Beginner’s Guide to Web Development

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Building Responsive Websites

2 minute read

Web designers and developers used to just make different versions of websites for different devices, but now that sites are viewable on desktop, laptop, smartphone, and tablet screens, there needs to be a way to build a single website that can display appropriately on each device. Enter responsive websites.

Here’s what that looks like on alistapart.com:

Mobile and desktop sizes of A List Apart

See how everything in the desktop browser moves around to fit on a smartphone? That’s the main idea behind responsive web design, and there are a lot of advantages that come with it.

Consistency

A single, responsive website offers people a consistent experience across all their devices. Navigation and features may look different on different-sized screens, but they’re easy to recognize and offer the same functionality. That means if someone usually uses a site on their laptop, they won’t have to hunt things down if they need to do something on their phone.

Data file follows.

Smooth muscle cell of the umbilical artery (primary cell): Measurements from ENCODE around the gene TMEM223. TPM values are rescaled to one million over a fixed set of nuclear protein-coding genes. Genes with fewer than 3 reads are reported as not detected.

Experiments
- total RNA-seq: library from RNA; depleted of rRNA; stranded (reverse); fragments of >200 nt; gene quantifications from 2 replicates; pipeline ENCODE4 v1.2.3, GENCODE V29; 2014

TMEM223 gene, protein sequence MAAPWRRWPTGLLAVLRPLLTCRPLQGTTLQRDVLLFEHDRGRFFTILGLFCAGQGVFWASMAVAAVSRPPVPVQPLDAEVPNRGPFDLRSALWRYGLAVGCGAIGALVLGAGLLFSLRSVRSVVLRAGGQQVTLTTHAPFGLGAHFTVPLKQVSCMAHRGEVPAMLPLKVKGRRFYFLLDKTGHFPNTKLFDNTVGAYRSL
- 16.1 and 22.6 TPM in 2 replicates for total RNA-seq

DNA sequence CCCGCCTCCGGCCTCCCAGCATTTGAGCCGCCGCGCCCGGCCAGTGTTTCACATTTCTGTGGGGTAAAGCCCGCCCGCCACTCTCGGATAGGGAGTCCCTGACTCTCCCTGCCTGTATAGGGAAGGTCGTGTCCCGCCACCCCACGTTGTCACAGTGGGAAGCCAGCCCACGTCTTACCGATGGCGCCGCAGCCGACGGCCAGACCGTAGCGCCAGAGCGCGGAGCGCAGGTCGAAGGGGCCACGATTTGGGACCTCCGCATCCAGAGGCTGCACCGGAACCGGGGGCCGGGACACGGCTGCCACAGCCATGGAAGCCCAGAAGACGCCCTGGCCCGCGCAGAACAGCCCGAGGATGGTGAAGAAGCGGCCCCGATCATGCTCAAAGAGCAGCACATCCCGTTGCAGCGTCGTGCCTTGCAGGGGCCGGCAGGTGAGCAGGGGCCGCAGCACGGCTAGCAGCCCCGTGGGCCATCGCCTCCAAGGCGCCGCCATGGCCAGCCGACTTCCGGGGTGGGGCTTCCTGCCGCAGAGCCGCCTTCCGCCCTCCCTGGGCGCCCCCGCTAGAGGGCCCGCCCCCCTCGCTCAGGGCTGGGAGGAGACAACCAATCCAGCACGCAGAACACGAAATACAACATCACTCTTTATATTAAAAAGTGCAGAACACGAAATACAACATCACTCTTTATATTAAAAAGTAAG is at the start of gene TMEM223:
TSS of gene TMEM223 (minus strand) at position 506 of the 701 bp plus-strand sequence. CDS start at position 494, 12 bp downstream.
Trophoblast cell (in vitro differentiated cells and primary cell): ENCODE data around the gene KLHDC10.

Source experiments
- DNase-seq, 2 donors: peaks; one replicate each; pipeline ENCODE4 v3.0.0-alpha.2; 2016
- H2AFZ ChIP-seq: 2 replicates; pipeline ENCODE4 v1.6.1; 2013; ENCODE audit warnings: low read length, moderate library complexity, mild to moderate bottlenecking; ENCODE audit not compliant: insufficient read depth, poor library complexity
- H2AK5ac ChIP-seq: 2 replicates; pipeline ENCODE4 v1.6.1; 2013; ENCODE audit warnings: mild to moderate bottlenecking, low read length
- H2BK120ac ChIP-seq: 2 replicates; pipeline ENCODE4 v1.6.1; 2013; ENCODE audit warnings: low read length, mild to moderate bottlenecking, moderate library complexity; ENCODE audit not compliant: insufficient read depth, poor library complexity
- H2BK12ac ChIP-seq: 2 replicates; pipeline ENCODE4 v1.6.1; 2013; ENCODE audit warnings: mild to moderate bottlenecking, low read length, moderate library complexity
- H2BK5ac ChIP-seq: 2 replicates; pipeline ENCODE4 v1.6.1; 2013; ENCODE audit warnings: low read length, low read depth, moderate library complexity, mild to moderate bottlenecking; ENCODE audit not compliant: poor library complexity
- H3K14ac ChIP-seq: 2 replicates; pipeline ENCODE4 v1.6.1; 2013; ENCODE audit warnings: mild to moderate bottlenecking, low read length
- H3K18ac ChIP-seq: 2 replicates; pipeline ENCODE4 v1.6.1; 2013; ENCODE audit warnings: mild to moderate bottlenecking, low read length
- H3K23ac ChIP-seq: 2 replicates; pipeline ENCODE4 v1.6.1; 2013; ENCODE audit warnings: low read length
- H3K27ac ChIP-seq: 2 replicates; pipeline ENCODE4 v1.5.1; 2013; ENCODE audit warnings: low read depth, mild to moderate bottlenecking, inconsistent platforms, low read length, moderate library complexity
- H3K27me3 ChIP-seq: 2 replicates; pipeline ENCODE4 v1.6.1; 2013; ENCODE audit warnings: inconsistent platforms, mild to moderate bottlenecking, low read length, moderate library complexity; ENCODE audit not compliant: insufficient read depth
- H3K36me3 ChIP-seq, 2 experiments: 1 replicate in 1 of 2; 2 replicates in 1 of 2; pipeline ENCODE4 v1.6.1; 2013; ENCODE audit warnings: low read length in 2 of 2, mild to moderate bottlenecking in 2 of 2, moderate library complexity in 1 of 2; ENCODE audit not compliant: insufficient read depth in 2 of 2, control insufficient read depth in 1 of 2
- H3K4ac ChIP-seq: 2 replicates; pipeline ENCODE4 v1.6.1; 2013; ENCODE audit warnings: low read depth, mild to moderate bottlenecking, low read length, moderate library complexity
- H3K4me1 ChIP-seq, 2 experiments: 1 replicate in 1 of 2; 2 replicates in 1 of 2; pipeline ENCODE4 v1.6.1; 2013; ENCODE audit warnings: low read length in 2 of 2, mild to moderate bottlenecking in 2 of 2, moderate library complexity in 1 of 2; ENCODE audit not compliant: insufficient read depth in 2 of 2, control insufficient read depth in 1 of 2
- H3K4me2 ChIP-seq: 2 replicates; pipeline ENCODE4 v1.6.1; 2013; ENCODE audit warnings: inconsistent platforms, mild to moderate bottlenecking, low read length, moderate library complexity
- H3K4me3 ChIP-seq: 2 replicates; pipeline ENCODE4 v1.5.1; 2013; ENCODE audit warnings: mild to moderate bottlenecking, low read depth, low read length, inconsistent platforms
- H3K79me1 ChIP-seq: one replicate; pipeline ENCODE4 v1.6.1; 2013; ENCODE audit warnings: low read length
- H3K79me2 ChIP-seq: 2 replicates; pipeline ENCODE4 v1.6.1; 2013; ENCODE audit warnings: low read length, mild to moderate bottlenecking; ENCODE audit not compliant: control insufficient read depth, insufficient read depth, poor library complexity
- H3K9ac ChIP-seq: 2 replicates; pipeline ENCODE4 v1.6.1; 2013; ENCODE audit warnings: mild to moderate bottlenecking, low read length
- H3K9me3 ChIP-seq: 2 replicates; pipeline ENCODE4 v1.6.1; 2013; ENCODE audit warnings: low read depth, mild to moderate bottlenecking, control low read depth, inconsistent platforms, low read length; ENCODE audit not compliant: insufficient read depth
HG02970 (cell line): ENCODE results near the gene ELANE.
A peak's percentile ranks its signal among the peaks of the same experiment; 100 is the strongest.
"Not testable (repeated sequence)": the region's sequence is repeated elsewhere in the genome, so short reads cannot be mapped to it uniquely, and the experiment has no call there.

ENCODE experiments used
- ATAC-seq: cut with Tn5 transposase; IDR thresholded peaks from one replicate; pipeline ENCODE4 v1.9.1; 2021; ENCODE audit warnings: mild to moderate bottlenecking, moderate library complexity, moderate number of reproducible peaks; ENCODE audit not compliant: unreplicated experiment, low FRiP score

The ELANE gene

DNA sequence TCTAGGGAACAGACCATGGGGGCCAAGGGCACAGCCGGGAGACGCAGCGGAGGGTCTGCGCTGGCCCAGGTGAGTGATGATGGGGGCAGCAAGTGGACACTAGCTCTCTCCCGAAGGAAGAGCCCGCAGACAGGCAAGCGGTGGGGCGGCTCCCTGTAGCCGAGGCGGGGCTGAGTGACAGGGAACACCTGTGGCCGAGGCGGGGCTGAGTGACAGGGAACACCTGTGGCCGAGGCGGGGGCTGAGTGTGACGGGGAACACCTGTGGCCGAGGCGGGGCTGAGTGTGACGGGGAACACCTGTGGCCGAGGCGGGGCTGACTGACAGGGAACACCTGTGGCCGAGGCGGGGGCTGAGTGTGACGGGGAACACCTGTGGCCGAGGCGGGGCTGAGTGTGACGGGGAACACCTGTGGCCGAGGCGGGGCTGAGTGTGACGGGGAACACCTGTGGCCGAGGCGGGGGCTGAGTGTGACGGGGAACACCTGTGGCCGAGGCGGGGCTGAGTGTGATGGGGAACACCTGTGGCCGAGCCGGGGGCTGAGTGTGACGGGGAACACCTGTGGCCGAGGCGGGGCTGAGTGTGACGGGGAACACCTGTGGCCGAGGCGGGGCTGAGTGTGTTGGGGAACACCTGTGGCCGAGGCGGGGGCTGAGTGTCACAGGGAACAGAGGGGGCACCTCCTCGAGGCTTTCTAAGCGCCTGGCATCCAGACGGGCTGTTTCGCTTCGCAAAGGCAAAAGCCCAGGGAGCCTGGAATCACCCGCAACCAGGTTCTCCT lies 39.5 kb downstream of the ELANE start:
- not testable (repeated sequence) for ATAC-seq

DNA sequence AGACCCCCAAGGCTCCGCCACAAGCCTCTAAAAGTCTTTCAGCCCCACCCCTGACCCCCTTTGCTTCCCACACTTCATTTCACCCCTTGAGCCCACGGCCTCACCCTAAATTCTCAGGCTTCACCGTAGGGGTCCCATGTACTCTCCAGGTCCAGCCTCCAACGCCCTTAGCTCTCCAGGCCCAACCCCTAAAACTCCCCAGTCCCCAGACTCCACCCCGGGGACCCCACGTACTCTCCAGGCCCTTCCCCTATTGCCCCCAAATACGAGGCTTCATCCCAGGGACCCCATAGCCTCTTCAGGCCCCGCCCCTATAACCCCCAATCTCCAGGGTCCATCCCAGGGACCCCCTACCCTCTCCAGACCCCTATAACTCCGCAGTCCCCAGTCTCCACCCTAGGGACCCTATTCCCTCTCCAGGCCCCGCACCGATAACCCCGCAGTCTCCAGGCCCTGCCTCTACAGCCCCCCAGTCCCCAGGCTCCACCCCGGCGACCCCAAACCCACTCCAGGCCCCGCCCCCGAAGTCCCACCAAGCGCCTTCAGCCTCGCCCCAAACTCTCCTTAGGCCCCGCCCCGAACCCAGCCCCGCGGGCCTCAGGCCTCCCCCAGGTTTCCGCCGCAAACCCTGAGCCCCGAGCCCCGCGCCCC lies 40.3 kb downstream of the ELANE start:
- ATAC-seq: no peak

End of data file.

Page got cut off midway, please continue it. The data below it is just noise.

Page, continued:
The URLs are the same, too, so any shared links won’t take people to the “desktop version” on mobile or the “mobile version” on desktop.

Build Once, Not Twice

Responsive web design doesn’t just make things easy to use and understand for users — it’s also better for web designers and developers. Creating a responsive website means coordinating design and development all at once, rather than separately for different desktop and mobile sites. It’s much simpler to design and develop one website than two.

Responsive web design has become wildly popular across today’s websites. The next time you’re browsing the web, try stretching your browser back and forth on different sites to see if they’re responsive. Finding a site that isn’t responsive is a lot harder than you’d think.